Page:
The digital revolution is beginning to look more and more like a mobile revolution, at least in banking. The maturity of a bank’s mobile services portfolio is increasingly becoming the metric that drives customers to choose or switch service providers. And banks are returning the favor by placing mobility right at the top of their innovation priorities.
But mobility is still a relatively nascent concept where multiple components are shifting and settling, all the while opening up new opportunities as well as challenges. Here are a few of those shifts that banks will have to address in order to stay on top of their mobile game.
The shift of power to the end points: Whether from a consumer, partner or regulator perspective, the power of purchasing, decision making and judging will increasingly move to the (mobile-enabled) end points. Banks must recognize this shift early on and lead the change by making necessary enhancements to systems, policies and processes.
The shift of interaction from person-to-person to screen-to-screen: Many in-person interactions have already moved to the handheld screen, which compels banks to revisit their content & communication strategies in the new context. But experience remains the buzzword and banks need to design interactions around fulfillment and consumer delight, rather than processes and transactions.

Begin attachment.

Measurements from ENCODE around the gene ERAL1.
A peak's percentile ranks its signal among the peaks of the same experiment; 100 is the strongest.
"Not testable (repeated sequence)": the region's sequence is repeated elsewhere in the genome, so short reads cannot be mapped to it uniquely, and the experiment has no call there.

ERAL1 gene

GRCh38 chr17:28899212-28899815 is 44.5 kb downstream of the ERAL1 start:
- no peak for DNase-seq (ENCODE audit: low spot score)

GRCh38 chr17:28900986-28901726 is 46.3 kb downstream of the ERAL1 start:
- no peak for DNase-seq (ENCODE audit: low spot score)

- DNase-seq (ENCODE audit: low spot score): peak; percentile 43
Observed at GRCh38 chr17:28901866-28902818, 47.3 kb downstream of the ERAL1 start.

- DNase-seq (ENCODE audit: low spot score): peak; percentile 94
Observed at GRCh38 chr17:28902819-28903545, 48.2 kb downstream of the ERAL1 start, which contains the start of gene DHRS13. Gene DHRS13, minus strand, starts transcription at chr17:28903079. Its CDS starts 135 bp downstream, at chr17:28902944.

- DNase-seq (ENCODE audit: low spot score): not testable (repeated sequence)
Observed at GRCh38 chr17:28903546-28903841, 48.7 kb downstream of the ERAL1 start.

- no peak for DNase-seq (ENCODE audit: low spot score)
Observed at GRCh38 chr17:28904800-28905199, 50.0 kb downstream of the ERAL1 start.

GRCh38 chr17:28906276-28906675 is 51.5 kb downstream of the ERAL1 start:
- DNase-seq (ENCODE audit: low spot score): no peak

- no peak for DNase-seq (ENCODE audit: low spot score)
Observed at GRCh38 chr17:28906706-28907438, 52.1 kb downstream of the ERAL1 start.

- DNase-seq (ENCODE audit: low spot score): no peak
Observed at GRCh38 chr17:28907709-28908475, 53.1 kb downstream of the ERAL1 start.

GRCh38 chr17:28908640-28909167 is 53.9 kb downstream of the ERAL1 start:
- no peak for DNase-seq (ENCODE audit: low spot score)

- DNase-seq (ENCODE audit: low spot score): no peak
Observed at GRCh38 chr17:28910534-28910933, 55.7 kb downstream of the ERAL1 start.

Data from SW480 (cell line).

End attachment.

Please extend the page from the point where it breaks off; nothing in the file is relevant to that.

The shift to industrialization: Mobility has been an important catalyst for the wave of industrialization, rationalization and standardization that is sweeping through the banking world. The “factory model” of banking will not only standardize products at the back-end but will also simultaneously enable their customization at the front-end. Mobile should be an integral part of the “one size fits all” strategy to ensure that customers can undertake all activities – purchase, deposit, consult, transact, complain and compliment – on a mobile screen.
The shift from form factor to all forms or formless: Wearables shipments are expected to grow four-fold over the next four years. Wearables, some predict, will free experience from all constraints of time and space. But some wearable devices, such as glasses, will also raise the quality of personal interaction by enabling the parties to maintain eye contact, even when using the device. And customers will expect to bank with it.
The shift from less- to -less: In the few decades of its existence, IT has mainly worked behind the scenes as an enabler of efficiency, productivity, agility and resource utilization. The mobile wave will usher in a new paradigm where “extensive, explosive and exponential” will replace the traditional “incremental, conservative and linear” approach. Interaction will have to become timeless, effortless, people-less, even bankless, and therefore technology will have to be more intelligent, interactive, predictive and proactive.
These are just some of the temporal shifts, which though topically important, are merely signs of a deeper, foundational transformation that mobility will bring to banking. But for mobile to realize its potential to be the future of banking, banks have to ensure that mobility remains the central focus in every strategic decision they make.